Keeping the party going

Moving to the fast beat

Moving to the fast beat  

YOUNGSTERS WHO follow modern trends never miss an opportunity to get onto the dance floor. Not that there are many places where there's a chance to relax and boogey late into the night, in the city these days.

There's a police-enforced curfew of sorts, which causes shops and businesses to hastily pull down their shutters and switch off their lights at the stroke of 11 p.m.

Anyone who defies the rule is certain to fall foul of the police, who go around in jeeps to enforce the ``lights out'' time for residents.

It may be the end of night life in the city, but the entire exercise is supposed to make it easier for the uniformed force to apprehend all those bad hats, mischief makers and lock-breakers, who might dare to prowl around the neighbourhood.

People have become resigned to the situation, much like youngsters in college hostels have learnt to cope with the warden making night rounds to check that lights are switched off and that everyone is in bed and getting a good night's sleep.

Dance parties are few and far between, but the ones that do get organised, invariably attract a good crowd late in the evening.

There's a rush to make the most of the evening, before its time to head home.

For the youngsters who thronged the place, the main attraction was the presence of two top disc jockeys from Hyderabad: Shweth and Piyush.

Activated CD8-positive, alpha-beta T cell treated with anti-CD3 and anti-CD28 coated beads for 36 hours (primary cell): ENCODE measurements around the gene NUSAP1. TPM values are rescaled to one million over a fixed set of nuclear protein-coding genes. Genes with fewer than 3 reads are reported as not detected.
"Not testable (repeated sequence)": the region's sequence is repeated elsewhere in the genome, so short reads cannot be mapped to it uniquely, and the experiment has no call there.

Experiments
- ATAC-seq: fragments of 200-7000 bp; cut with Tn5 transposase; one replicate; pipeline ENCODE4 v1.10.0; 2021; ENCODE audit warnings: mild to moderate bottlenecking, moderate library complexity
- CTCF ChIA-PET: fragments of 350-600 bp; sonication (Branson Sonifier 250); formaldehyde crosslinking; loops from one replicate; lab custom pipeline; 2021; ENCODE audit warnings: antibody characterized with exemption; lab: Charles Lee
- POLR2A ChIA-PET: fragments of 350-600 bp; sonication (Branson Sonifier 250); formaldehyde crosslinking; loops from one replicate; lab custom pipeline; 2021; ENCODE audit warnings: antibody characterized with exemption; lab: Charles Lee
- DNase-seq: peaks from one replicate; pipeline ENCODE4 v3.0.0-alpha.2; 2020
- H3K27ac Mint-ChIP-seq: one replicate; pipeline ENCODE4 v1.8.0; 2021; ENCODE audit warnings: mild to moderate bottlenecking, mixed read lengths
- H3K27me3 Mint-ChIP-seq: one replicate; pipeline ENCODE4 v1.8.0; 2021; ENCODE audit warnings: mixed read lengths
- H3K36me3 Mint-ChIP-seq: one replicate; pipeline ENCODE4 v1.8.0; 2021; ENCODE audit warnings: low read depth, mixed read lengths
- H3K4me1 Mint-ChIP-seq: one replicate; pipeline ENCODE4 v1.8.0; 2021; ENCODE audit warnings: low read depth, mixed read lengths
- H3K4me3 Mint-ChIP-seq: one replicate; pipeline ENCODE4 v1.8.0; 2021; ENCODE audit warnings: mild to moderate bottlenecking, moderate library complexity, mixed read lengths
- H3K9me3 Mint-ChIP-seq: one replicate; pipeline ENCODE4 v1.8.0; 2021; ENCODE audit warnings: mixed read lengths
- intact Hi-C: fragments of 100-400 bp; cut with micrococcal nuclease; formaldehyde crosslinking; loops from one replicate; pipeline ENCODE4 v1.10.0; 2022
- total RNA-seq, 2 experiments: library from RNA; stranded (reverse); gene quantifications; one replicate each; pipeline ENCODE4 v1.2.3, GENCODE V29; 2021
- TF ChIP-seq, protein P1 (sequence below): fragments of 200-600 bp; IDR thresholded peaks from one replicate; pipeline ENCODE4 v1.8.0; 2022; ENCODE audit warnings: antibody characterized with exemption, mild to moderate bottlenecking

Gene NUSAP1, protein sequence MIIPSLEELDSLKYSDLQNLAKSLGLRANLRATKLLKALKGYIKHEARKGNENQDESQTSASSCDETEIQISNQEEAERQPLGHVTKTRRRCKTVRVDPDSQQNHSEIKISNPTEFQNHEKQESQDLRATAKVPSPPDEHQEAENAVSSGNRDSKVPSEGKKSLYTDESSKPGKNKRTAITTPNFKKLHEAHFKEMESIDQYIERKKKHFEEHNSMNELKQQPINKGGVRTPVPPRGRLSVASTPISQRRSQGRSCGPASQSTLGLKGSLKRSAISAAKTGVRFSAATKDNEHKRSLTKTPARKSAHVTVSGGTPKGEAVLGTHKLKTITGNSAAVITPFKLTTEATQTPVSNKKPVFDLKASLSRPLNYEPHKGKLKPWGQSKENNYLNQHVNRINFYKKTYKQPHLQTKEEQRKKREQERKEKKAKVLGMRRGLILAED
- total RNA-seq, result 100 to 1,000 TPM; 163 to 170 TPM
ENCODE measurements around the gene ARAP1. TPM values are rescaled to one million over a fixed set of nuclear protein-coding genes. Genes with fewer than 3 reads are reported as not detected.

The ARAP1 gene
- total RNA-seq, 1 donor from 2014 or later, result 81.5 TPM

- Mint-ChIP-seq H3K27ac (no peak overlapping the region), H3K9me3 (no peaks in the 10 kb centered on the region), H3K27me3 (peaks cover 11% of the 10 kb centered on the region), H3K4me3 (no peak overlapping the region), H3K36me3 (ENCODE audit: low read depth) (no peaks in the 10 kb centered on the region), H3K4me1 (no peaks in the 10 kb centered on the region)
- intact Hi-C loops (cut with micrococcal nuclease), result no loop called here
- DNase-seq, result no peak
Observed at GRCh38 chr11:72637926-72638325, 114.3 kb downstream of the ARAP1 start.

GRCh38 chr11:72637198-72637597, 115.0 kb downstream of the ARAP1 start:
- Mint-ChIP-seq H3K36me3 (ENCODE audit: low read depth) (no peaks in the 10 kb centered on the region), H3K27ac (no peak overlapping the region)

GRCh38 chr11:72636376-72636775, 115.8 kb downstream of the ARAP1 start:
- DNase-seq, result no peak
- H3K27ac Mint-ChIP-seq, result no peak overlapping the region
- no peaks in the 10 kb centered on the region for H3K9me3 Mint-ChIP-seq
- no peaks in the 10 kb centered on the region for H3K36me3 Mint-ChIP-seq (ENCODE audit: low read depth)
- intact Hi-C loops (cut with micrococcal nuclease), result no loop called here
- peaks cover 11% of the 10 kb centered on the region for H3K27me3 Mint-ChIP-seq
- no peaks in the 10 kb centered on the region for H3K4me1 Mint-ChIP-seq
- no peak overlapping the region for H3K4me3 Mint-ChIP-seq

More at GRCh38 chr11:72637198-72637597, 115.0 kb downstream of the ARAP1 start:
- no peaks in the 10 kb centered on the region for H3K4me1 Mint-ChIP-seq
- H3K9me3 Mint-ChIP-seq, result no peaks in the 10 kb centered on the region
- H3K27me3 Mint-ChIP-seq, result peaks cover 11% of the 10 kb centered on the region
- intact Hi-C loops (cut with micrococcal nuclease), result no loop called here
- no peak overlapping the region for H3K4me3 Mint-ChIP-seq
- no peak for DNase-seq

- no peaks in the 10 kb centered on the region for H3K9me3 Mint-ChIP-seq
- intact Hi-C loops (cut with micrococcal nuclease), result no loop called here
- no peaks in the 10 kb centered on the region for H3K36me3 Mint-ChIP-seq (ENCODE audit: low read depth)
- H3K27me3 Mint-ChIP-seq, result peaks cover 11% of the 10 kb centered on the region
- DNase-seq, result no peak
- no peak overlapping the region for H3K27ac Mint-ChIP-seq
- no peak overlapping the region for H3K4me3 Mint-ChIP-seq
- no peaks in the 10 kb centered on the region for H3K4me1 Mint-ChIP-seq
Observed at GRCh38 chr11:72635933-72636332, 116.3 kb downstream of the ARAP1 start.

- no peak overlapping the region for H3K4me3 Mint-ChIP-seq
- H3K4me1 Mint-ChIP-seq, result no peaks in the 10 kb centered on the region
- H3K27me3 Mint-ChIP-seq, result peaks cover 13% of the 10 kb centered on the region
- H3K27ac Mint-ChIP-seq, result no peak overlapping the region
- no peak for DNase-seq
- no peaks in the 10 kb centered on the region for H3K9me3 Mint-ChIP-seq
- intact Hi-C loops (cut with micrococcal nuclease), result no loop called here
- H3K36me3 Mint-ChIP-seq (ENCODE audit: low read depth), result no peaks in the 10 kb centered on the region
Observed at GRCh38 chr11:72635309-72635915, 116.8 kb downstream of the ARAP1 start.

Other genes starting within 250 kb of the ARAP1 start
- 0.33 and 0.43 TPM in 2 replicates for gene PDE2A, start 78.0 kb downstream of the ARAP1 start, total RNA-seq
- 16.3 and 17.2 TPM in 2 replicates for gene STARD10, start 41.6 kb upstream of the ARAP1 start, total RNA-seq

``We did the show to create awareness among the youth who are potential shoppers and frequent internet users,'' say the organisers.

Shoppers who register with the portal are to get a unique identification number. When the shoppers visit outlets registered with the portal, they become eligible for special offers and a chance to win prizes.

For those who turned up at the launch, it was a chance to listen to some great tunes belted out by the two DJ's. Though the show took its time to get going, party-goers drifted in mostly in ones and twos, or in small groups.

After the initial reluctance about who was to get onto the floor first, there was quite a good gathering dancing spontaneously and enjoying themselves throughout the evening.

If the quality of dancing at such occasions seems to be steadily improving, it's possibly the influence of films and videos, to say nothing of CD's and DVD's that centre around dance.

Live shows by professional dance companies might be a rarity these days, but there is definitely a lot of interest in choreography, thanks to the influence of film songs and the popularity of group dances during the college cultural festival season every year.

``To sing well and to dance well, is to be well-educated,'' was Plato's opinion, but we're still a long way away from a situation in which schools and colleges, to say nothing of museums and libraries, give more than a passing thought to the contributions made by singers, actors and stage performers.

Like modern art and electronic music, modern dance seems to have broken away from the traditional forms and tried to strike a balance between the classical forms, and show dancing.

By Michael Raj A. A.

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